Research design

The study used a pretest and posttest prospective experimental design with nonblinded randomized assignment to a control or intervention group, using a convenience sampling method for recruitment. This study was approved by the Nova Southeastern University’s clinical ethics review board.


The study was comprised of children with sensory processing difficulty between the ages of 5.0 and 11.11 years old who had concurrent behavioural sleep difficulties. Parents were recruited through convenience sampling methods in a developmental center in Modi’in Elite in Israel. Parents completed the short sensory profile (SSP) questionnaire for sensory difficulties and the child sleep habits questionnaire (CSHQ). Children whose scores on both questionnaires indicated significant difficulty were deemed eligible for inclusion in the study. Children were excluded from the study if they had comorbid diagnoses of ASD, intellectual disabilities or psychiatric disorders.

Children with attention deficit hyperactivity disorder (ADHD) were accepted into the study owing to the high clinical prevalence of comorbidity of ADHD with SPD. The experimental group had two children diagnosed with ADHD and four whose parents suspected ADHD. The control group had one child diagnosed with ADHD and two whose parents suspected ADHD. Additionally, parents or caregivers were required to have functional English skills to comprehend verbal and written instructions.

Parents of 56 children completed the intake process. Ages of the children ranged from 5.2 to 10.8 years. Five children did not meet eligibility scores. One child dropped out during the study. A total of 45 out of 50 parents in the study returned completed sleep logs. Five participants’ parents did not complete the sleep logs, two from the experimental group and three from the control group. All participants in the experimental group documented providing moderate pressure touch massage for a minimum of five days per week during the three weeks of the massage protocol.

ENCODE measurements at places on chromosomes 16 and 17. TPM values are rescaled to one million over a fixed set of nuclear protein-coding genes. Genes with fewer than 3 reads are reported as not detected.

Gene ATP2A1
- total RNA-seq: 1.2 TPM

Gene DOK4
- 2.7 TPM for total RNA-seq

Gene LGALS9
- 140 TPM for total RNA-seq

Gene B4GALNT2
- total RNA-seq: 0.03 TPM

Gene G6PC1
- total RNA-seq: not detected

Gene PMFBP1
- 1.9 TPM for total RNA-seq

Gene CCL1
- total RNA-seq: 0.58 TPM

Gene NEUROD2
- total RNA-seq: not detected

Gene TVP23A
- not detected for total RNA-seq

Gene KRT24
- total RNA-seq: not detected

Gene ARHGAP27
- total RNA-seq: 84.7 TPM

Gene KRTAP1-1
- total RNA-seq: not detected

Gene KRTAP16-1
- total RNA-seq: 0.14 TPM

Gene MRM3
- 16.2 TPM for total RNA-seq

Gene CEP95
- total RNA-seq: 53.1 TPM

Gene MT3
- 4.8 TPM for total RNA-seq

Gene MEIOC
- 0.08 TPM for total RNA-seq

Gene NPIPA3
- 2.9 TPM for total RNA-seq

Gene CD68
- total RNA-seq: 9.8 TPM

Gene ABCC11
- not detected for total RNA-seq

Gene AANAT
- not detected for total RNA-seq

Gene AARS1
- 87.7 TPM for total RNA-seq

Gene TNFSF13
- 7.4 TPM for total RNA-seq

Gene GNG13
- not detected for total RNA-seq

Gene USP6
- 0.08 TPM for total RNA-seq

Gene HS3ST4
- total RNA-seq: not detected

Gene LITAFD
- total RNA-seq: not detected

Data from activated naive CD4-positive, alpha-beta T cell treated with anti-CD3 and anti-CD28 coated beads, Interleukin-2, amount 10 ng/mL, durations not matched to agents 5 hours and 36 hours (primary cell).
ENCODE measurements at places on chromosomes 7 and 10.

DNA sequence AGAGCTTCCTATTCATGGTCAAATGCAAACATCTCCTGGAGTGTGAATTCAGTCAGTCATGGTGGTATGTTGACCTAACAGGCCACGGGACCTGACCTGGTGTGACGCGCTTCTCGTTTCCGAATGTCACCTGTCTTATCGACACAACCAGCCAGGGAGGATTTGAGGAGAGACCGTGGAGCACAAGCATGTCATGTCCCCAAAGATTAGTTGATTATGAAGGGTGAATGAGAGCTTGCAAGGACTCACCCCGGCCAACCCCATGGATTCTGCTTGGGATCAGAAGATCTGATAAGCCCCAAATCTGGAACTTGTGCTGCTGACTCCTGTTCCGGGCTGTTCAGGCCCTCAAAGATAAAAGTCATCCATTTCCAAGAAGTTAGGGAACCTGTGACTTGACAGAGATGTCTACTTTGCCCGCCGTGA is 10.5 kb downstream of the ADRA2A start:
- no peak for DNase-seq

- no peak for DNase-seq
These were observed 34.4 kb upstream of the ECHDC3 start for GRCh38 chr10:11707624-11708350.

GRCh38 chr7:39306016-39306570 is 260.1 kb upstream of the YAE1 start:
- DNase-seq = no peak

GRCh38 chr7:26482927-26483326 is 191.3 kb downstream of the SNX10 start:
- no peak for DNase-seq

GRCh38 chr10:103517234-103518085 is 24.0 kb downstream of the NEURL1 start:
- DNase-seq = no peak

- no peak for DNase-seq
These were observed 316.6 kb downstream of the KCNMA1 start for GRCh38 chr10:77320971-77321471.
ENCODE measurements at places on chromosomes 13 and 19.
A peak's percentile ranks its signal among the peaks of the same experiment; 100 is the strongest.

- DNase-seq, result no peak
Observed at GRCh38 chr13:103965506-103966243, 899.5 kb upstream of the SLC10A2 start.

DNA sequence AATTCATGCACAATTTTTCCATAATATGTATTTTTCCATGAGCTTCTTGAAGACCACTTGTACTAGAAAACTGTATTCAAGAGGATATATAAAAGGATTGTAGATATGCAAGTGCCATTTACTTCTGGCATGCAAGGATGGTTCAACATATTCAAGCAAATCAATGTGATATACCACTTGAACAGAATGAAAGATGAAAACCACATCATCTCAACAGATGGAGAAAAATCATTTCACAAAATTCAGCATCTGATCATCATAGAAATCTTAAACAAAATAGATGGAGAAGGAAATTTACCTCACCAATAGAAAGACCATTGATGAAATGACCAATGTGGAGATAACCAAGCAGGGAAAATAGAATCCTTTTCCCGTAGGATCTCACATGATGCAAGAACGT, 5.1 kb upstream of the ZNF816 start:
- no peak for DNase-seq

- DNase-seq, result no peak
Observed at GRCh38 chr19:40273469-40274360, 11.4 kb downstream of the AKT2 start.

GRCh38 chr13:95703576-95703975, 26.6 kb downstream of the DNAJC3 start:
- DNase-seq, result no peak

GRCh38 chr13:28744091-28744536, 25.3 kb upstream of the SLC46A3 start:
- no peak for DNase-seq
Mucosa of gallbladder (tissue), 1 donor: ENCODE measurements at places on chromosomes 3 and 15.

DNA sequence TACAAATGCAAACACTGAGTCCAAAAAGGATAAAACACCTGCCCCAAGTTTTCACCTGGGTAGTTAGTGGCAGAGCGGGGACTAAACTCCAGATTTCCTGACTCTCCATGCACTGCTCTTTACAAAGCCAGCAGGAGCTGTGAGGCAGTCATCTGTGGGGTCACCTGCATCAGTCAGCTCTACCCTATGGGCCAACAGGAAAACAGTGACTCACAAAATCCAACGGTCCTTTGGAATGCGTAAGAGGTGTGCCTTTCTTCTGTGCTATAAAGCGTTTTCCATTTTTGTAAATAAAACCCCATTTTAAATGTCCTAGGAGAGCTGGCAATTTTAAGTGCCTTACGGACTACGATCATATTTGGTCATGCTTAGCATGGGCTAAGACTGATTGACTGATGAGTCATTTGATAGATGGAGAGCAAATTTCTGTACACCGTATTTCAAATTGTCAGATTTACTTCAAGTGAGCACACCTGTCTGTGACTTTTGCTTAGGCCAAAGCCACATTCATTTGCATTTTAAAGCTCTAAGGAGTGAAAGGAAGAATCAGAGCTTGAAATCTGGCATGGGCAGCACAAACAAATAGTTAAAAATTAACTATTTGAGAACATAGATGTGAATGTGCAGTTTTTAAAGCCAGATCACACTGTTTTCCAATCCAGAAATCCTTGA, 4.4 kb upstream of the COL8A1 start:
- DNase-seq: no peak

Short sensory profile. The SSP was used for children aged 5–11. The SSP consists of 38 questions about sensation and behavior and has seven subscale categories of tactile sensitivity, sensitivity to movement, taste/smell sensitivity, visual/auditory sensitivity, auditory filtering, sensory seeking and low energy. Total raw scores range from 38 to 190, with higher scores corresponding to typical performance. The range for typical performance is between 155 and 190 points. A score of probable difference in performance ranged between 142 and 154 points. The interval of 38–141 corresponds to a definite difference in performance (McIntosh et al., 1999). Consistent with previous studies, eligibility for the study was established by the following criteria: a z-score of ≤ −3 standard deviations (SDs) below the mean for the total score; a z score of ≤ −2.5 SD on two or more subtests; or a z score of ≤ −4 on one subtest (Miller et al., 2007a; Miller et al., 2007b).

Child sleep habits questionnaire.

The CSHQ for ages 4–11 is a 33-item questionnaire with eight subscale categories of bedtime resistance, sleep onset delay, sleep duration, sleep anxiety, night awakenings, parasomnias, sleep disordered breathing and daytime sleepiness. A cut-off score of 41 is used to determine significance in a disturbance in sleep quality (Owens et al., 2000). Psychometric data for the CSHQ includes internal consistency of the subscales which ranged from 9 to 56 for parasomnias to 0.93 for bedtime resistance. Test-retest reliability ranged from 0.62 to 0.79 (Owens et al., 2000).